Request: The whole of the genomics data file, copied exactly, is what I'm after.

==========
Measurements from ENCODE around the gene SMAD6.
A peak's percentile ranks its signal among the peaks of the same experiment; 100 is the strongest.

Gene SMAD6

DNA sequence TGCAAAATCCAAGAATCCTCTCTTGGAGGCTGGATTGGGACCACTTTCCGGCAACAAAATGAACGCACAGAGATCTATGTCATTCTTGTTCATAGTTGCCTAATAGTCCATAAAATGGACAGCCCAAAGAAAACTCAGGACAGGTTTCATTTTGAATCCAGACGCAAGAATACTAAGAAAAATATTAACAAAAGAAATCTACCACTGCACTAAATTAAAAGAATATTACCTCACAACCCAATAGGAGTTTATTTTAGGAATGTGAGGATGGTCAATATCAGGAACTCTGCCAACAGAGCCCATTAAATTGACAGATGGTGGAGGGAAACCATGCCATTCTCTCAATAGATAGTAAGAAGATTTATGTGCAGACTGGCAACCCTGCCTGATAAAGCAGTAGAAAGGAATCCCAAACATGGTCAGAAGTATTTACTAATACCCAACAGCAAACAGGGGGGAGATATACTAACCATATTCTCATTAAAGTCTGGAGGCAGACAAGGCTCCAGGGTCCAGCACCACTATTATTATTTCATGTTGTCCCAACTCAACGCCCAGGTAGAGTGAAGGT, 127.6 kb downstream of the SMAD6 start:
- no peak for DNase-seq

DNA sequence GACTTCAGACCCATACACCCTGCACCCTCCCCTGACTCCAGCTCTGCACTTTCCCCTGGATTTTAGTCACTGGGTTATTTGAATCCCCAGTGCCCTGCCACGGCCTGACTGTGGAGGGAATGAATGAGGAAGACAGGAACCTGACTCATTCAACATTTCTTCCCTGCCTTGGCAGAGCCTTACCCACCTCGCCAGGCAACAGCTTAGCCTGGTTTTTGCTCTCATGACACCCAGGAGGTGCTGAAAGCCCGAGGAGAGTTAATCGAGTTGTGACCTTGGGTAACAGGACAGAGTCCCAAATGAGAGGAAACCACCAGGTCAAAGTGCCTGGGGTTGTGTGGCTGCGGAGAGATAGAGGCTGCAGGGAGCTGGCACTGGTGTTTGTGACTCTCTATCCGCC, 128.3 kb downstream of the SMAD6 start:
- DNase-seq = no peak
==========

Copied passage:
Measurements from ENCODE around the gene SMAD6.
A peak's percentile ranks its signal among the peaks of the same experiment; 100 is the strongest.

Gene SMAD6

DNA sequence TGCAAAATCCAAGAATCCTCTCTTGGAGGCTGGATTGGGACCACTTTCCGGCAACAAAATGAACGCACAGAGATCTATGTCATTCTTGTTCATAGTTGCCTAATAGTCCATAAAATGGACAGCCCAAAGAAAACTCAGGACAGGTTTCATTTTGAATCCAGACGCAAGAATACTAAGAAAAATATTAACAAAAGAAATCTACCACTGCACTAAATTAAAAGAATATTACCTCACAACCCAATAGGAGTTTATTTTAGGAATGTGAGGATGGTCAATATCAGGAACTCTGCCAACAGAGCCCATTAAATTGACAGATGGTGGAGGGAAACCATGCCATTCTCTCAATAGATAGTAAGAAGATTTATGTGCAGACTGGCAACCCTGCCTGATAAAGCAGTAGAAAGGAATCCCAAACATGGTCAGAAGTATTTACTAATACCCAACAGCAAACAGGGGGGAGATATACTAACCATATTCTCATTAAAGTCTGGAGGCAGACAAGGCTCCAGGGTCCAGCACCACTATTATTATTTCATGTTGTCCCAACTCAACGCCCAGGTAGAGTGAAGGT, 127.6 kb downstream of the SMAD6 start:
- no peak for DNase-seq

DNA sequence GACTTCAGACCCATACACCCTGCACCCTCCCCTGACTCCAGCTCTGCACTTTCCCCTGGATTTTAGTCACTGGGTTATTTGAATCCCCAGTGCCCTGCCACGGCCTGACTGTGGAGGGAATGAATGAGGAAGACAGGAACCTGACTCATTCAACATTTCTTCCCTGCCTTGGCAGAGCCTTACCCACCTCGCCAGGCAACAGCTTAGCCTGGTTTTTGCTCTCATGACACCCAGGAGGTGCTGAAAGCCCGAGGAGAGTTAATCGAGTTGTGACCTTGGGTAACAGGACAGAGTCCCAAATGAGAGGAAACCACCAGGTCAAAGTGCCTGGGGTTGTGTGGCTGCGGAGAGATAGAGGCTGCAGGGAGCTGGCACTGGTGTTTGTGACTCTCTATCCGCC, 128.3 kb downstream of the SMAD6 start:
- DNase-seq = no peak